Tag: spiritual healing

Effective Path to Natural Healing


Rich Evans, former Committee on Publication for Arizona

Why are so many people reaching out for more natural forms of healing today?

For instance, a young mother recently expressed her delight in having her second child born naturally, instead of by cesarean delivery, experienced in her first childbirth. A close acquaintance is keen on natural oils, herbs, and supplements to augment her family’s health. A naturopath friend diligently seeks to cure his patients by re­balancing the normal physical elements found in the human body, in order to exclude more invasive measures. The Center for Integrative Medicine at the University of Arizona strives to discover complementary or alternative means to standard medical approaches, broadening the possibilities for healing.

Perhaps these are all evidences of seekers wanting something better than to be classified as merely a chemical compound, and to work from the premise that each individual is a whole person, and therefore responsible for their own health.

Such an expansive aspiration can attract the criticism of those at ease with the more conventional model of healthcare.

Natural healing, for example, is described, in part, by Wikipedia as pseudoscience. Naturopaths and others in this field, devoting their life to natural healing modalities, understandably don’t take well to the “pseudo” prefix, synonymous with “fake, false, feigned.” Who would? This narrow point of view, perhaps, stems from the habit of considering health as just a limited, matter­based experience without more.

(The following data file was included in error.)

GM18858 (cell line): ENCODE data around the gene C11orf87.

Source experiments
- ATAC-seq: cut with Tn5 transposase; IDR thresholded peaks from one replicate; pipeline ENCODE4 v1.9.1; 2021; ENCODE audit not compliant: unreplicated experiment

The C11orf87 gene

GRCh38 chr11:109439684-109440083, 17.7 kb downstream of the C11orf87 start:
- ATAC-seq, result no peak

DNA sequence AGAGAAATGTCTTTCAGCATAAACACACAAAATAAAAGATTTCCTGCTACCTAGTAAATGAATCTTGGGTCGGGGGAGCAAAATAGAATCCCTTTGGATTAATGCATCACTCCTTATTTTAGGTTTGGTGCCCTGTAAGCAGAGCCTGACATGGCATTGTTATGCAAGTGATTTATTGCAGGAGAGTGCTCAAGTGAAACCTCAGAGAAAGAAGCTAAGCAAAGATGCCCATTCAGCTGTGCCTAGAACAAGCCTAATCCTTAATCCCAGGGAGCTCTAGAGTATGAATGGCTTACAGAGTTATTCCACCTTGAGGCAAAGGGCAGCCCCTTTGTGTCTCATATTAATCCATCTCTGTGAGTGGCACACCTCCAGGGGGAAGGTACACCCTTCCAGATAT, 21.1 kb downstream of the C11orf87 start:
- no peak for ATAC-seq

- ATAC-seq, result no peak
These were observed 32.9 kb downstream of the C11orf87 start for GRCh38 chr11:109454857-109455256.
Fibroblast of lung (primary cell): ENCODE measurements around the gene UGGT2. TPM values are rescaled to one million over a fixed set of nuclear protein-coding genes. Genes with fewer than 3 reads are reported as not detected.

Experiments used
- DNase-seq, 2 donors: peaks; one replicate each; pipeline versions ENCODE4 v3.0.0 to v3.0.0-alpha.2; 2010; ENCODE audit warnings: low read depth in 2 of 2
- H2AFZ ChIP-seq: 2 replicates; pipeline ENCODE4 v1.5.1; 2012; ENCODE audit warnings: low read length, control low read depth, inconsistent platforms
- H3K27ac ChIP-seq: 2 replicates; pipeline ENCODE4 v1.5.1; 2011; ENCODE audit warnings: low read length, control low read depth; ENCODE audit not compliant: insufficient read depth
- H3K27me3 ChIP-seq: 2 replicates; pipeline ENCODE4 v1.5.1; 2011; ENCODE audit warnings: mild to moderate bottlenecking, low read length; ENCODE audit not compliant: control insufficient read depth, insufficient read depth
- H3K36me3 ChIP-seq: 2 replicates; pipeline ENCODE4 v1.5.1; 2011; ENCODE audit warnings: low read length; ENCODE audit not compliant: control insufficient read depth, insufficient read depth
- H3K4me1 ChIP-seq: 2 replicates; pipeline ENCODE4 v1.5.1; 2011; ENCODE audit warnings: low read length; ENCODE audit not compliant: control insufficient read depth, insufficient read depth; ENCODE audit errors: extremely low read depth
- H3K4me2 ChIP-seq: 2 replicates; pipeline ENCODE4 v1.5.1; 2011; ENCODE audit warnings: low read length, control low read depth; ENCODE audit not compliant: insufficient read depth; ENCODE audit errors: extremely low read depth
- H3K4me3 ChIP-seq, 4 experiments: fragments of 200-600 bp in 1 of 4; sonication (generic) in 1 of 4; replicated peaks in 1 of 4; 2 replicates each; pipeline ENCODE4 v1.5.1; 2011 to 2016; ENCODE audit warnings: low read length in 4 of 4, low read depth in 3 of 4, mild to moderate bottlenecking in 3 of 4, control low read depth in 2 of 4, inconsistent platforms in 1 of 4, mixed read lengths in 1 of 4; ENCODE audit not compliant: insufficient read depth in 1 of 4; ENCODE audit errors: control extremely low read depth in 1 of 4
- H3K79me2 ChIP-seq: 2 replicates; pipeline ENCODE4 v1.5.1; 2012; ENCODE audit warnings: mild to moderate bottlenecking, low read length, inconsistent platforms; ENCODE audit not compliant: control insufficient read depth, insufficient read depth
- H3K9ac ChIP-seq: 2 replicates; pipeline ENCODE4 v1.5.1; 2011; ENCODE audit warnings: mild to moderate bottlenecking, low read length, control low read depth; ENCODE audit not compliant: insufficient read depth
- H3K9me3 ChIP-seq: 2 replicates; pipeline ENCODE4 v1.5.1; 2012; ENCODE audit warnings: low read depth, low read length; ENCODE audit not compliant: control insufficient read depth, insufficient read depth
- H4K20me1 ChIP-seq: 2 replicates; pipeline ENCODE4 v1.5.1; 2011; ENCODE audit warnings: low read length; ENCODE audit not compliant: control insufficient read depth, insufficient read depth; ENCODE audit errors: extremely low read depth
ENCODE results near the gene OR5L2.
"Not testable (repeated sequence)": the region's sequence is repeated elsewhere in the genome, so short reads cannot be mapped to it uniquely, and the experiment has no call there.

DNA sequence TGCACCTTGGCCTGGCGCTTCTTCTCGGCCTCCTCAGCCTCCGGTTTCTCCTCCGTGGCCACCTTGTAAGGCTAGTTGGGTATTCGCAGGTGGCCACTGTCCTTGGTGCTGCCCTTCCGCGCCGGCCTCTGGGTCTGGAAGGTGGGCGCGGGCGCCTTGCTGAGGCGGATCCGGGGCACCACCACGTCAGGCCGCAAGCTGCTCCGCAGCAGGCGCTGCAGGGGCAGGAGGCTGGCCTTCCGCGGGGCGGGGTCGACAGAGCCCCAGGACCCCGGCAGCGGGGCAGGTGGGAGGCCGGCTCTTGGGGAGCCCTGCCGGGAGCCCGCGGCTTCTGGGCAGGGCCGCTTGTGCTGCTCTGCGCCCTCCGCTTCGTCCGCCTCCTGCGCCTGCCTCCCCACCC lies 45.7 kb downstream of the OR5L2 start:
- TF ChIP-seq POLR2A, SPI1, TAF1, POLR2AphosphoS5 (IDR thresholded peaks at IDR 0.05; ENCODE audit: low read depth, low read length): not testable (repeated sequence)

This “more” is not just alternative matter ­ such as oils, herbs, and supplements ­ but a different idea of substance itself. I’ve found that the idea of what’s “natural” is truly expanded when we cease tying it to matter as the “must have” cause and effect. By definition, matter is a limitation because it excludes all that is spiritual. The magnificence and universality of divine Love’s impulse to all mankind is missing — an un-healing limit to place on one’s health.

Ancient and current examples of natural, spiritual healing by divine Love exist. The master Christian, Jesus, healed the servant of a Roman Centurion in response to the soldier’s confidence such healing could transpire without physical intervention and with no diagnosis of matter (Matt. 8:5-­13).

A more recent healing is one of my own. I was freed from a blistered eye, which had become blurry and painful. The situation was alarming. But with persistent prayer to understand the presence of this universal healing Love, and how it is naturally accessible to all ­ as it was to Jesus, to the Centurion, and to many others ­ the condition on my eye cleared. I was healed.